"It will be interesting to see what the long-term play will be for that capital," says Cantlay. He points out that the level of take-up of ILWs, index-based products which boomed last year as an alternative to retrocession, had begun to taper off at the 1 January renewals. Bennett believes it is likely that some of the increased capacity provided by capital market investors is opportunistic and will only remain available in the short term while rates hold up throughout 2007 and probably 2008. "Some of this new capital is likely to remain as a feature of the reinsurance/retro market over the long term," he added.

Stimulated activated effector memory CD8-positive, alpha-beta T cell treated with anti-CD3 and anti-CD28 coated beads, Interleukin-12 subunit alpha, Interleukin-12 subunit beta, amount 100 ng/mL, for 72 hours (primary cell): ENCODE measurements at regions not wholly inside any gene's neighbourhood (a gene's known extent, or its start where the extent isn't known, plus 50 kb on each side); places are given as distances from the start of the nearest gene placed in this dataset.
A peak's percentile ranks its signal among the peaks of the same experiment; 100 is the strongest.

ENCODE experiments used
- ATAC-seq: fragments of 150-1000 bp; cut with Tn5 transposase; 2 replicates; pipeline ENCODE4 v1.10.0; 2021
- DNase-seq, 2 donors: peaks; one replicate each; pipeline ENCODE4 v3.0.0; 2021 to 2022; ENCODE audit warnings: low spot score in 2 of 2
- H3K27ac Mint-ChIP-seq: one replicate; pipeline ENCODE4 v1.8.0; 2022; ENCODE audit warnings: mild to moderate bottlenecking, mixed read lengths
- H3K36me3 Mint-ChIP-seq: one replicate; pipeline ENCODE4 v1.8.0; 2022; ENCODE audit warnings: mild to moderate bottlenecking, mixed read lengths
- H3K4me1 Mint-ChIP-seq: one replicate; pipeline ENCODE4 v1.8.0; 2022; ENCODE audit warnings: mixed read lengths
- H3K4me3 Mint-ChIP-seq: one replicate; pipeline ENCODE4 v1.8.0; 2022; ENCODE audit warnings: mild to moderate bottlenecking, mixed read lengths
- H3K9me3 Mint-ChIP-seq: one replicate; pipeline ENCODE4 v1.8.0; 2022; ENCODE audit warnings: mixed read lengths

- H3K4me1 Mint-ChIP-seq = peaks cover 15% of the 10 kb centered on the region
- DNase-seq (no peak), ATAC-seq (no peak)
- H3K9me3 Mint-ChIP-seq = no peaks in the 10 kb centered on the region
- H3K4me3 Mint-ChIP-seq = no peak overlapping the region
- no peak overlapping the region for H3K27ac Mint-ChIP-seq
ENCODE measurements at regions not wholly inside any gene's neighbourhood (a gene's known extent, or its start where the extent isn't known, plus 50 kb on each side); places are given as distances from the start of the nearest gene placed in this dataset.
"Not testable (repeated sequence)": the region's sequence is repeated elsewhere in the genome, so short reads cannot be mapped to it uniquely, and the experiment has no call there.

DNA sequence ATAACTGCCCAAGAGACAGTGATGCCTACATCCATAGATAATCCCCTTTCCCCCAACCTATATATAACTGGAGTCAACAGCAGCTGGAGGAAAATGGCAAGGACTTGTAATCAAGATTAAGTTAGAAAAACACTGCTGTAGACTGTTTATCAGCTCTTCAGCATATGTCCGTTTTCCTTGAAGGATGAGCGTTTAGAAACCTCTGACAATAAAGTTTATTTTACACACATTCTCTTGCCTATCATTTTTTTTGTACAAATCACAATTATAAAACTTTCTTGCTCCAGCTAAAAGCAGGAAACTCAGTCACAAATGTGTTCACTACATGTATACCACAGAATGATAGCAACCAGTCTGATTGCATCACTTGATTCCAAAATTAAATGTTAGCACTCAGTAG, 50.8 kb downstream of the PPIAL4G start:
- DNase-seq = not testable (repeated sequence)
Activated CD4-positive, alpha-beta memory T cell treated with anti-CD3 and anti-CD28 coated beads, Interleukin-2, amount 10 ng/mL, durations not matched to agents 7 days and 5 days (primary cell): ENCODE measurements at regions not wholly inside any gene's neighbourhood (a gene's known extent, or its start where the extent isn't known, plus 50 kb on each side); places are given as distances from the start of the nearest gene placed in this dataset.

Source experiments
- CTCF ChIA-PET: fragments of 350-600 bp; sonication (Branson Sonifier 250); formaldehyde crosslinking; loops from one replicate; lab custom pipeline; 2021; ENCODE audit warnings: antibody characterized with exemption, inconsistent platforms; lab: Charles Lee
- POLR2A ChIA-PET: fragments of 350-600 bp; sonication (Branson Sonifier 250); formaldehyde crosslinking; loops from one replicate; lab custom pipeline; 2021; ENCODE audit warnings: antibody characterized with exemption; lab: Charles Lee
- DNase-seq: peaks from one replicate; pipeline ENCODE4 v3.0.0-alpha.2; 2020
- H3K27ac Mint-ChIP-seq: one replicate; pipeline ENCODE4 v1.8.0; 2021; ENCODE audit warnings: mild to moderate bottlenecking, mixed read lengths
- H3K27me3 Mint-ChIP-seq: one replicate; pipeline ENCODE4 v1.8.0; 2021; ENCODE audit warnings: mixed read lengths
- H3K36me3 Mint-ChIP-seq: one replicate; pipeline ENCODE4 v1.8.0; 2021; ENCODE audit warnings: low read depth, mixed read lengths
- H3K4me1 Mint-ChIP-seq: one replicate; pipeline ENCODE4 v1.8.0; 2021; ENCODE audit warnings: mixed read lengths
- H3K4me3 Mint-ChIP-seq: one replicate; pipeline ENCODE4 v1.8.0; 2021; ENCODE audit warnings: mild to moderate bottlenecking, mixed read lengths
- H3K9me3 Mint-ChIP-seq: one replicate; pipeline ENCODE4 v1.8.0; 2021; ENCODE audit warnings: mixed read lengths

The arrival of over $30bn of fresh capital market capacity since Hurricane Katrina (including the amount raised through new startups and existing companies) wasn't quite enough. According to Benfield, despite the rapid growth of the cat bond and sidecar market, the amount of capital raised in 2006 represents only 3% of the estimated $330bn capital of the global reinsurance market. "Even with the influx of capacity from the capital markets, the demand for hurricane risk capacity still far exceeded supply," explains Thoenes. The other issue with capital market solutions, according to Edwards, is basis risk. "Cover based on indexes whether it is model loss or ILW or parametric triggers always give the buyers varying degrees of basis risk and this is innately unattractive," he explains. "Therefore there is a tendency to look towards traditional retrocession cover first, if it is available."